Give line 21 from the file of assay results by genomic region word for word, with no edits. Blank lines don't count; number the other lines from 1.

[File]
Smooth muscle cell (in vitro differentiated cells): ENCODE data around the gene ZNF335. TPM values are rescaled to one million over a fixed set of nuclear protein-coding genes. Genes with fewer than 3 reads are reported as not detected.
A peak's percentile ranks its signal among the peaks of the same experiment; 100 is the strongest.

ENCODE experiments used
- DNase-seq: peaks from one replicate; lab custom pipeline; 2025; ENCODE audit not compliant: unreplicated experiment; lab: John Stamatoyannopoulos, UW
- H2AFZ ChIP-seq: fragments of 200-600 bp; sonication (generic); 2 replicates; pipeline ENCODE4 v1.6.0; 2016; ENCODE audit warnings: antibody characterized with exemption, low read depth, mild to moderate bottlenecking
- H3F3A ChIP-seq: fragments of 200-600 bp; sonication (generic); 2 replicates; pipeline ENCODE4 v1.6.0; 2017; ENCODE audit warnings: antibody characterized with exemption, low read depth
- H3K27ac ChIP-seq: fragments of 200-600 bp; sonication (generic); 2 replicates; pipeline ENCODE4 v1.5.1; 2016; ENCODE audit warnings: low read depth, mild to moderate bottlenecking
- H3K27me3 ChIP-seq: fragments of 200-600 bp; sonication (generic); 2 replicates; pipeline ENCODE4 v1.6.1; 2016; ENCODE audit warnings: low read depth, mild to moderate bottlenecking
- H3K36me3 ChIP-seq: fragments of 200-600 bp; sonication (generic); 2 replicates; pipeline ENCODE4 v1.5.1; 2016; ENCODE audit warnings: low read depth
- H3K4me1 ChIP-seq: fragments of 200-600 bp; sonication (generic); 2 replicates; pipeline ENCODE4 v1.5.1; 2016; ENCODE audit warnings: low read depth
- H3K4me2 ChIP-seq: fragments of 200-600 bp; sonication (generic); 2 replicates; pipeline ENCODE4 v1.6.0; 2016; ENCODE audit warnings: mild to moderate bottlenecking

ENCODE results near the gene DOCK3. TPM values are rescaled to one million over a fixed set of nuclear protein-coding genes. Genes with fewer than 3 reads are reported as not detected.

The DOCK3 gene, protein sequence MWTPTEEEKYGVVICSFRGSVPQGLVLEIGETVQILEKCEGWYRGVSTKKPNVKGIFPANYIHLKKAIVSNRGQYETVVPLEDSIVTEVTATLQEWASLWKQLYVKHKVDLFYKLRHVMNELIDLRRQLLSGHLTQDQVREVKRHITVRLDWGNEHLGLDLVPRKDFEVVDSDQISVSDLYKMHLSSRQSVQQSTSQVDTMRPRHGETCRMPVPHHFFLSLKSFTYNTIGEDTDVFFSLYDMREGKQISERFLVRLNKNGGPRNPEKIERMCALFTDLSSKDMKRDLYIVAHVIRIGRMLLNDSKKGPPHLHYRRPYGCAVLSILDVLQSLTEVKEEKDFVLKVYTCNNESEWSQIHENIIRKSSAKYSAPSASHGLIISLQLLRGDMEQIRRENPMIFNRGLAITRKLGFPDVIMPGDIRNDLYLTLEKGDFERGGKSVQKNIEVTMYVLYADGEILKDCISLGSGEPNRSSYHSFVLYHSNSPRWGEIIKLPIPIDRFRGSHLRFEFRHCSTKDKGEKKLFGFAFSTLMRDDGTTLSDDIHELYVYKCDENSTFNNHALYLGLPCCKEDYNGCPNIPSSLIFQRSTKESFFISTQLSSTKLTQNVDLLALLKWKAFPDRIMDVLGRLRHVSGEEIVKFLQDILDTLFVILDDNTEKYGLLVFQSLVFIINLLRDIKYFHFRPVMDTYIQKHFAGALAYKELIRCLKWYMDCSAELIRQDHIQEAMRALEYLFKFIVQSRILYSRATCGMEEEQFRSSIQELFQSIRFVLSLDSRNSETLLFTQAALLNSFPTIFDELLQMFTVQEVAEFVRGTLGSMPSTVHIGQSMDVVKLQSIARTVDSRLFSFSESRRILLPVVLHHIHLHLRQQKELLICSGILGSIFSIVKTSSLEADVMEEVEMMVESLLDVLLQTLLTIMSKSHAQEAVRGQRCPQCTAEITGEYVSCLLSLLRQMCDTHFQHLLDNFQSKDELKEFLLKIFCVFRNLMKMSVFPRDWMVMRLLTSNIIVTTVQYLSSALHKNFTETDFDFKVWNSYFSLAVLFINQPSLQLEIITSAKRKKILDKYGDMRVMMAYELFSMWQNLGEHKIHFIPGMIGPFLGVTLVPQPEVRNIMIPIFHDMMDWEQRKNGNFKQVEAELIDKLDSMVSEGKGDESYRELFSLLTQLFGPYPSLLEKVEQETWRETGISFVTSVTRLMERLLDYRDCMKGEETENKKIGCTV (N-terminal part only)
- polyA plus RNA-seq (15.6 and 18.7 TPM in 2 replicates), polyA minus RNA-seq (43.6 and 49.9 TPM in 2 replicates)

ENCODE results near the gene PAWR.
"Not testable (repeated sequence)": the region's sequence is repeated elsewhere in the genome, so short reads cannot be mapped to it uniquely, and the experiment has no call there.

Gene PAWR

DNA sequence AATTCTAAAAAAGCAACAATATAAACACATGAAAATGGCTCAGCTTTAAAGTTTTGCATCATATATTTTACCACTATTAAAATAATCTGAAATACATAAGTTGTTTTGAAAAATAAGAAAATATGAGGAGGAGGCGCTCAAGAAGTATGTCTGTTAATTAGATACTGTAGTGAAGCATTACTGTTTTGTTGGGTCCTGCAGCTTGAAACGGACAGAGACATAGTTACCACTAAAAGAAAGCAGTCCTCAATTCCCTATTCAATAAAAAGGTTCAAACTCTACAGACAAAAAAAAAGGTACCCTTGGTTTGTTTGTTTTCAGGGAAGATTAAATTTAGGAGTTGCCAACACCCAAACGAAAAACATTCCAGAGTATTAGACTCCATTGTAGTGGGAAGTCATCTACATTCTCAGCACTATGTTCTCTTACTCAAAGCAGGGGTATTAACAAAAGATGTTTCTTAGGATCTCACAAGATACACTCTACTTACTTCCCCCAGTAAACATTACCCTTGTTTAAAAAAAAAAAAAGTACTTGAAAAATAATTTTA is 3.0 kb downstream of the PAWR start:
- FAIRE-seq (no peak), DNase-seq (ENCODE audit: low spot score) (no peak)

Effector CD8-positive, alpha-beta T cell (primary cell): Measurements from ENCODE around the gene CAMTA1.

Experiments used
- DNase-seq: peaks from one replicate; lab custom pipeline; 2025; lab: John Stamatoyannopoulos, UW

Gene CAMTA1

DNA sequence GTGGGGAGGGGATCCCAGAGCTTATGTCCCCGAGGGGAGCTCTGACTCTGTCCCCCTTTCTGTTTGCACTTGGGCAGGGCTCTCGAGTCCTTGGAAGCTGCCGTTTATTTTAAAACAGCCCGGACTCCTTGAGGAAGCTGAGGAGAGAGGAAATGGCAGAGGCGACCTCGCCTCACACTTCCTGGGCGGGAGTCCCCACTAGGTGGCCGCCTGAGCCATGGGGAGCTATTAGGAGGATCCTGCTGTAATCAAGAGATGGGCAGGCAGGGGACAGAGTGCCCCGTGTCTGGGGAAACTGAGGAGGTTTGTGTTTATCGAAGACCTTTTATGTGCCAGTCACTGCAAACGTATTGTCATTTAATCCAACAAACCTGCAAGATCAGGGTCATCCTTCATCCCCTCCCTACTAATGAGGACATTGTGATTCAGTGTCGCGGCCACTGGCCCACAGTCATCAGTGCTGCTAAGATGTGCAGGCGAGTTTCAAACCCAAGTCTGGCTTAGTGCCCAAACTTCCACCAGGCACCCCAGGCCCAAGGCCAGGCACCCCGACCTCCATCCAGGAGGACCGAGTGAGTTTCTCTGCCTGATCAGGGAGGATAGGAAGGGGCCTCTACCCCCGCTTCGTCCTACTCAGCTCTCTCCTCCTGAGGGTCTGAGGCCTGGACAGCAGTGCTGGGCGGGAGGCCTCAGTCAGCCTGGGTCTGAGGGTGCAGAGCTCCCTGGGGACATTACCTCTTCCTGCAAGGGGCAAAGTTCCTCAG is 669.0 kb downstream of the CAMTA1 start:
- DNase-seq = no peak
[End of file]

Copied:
Experiments used